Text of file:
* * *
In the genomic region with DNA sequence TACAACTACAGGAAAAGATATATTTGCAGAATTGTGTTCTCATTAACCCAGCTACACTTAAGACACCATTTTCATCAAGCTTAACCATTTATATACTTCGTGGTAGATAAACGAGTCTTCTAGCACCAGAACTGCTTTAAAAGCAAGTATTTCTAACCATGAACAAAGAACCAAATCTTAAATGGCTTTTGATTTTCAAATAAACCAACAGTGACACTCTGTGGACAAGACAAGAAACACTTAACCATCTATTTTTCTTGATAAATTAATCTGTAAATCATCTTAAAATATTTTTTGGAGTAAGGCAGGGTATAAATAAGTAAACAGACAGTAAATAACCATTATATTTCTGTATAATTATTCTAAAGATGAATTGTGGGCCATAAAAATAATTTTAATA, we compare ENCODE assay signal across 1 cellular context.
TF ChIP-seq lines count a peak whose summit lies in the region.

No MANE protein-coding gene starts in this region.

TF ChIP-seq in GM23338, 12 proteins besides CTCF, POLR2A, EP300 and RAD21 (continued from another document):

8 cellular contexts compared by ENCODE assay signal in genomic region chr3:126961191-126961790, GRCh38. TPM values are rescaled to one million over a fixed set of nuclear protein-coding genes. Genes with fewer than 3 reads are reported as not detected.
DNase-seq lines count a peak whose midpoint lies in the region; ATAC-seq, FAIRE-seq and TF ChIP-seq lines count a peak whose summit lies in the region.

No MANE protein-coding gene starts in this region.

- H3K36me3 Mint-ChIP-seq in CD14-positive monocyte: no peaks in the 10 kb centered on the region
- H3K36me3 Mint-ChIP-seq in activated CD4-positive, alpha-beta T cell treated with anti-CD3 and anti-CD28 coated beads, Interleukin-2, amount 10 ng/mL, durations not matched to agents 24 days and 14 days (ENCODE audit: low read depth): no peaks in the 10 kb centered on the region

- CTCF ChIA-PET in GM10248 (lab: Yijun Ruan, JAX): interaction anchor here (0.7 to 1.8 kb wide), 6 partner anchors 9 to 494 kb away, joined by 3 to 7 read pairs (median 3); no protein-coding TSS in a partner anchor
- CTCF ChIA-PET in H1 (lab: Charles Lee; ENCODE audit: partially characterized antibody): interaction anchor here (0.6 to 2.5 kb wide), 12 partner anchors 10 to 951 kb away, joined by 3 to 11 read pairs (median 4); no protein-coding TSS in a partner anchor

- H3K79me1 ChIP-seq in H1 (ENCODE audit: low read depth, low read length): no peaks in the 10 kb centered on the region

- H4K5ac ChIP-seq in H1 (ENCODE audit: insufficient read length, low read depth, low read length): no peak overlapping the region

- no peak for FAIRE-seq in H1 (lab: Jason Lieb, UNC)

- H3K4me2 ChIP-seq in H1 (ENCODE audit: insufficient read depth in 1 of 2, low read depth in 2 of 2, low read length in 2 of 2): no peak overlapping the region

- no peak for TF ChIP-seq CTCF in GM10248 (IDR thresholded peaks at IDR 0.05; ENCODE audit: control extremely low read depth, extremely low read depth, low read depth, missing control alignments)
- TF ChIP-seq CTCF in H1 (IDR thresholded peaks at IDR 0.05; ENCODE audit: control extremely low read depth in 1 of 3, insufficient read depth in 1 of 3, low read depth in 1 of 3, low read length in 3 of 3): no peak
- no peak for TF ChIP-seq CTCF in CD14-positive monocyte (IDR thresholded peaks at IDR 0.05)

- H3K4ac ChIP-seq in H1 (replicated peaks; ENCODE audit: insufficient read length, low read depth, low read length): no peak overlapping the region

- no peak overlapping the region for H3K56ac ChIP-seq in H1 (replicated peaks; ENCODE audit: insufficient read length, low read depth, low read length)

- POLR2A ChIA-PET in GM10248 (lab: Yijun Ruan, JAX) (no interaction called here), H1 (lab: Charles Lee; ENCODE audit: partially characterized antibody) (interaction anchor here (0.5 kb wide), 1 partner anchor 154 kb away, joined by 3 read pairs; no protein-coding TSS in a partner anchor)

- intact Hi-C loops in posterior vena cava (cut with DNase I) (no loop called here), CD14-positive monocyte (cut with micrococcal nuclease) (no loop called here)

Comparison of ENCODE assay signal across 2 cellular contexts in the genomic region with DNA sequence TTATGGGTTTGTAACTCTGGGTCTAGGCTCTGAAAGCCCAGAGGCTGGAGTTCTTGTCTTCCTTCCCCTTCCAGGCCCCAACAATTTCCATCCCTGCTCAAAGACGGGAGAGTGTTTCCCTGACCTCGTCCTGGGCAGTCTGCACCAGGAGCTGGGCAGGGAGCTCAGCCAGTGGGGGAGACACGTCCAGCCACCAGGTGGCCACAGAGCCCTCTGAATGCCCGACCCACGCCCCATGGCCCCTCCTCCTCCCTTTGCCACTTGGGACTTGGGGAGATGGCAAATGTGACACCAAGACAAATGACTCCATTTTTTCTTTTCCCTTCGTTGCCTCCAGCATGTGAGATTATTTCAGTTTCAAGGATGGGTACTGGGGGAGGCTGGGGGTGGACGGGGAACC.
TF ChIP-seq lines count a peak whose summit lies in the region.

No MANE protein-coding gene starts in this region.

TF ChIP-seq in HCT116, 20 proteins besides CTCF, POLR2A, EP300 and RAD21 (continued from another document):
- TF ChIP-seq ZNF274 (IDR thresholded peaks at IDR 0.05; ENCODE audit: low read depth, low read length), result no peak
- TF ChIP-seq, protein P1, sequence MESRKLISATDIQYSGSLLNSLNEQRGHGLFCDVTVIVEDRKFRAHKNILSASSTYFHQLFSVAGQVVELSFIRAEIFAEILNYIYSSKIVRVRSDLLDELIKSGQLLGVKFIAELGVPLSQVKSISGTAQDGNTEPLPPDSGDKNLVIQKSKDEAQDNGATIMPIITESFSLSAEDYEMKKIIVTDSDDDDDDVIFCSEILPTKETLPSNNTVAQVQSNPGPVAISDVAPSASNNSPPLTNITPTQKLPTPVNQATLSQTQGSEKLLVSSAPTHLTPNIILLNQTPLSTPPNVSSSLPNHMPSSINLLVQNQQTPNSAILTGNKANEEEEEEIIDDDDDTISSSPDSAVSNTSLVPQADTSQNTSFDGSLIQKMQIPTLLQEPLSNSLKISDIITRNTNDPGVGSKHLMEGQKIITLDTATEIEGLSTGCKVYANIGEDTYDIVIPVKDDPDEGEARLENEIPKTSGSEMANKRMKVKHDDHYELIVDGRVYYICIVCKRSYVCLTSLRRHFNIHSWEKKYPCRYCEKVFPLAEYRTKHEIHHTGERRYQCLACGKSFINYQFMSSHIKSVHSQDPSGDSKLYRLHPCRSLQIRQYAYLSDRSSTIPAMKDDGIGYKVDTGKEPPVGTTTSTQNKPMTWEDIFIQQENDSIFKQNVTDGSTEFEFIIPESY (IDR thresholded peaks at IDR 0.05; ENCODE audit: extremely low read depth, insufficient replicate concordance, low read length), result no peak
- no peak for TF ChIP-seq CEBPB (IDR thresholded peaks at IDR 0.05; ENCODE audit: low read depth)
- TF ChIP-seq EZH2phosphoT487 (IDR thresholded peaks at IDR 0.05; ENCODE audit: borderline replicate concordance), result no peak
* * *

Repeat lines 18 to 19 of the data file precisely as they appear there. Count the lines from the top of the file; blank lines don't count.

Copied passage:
- no peak for TF ChIP-seq CTCF in CD14-positive monocyte (IDR thresholded peaks at IDR 0.05)

- H3K4ac ChIP-seq in H1 (replicated peaks; ENCODE audit: insufficient read length, low read depth, low read length): no peak overlapping the region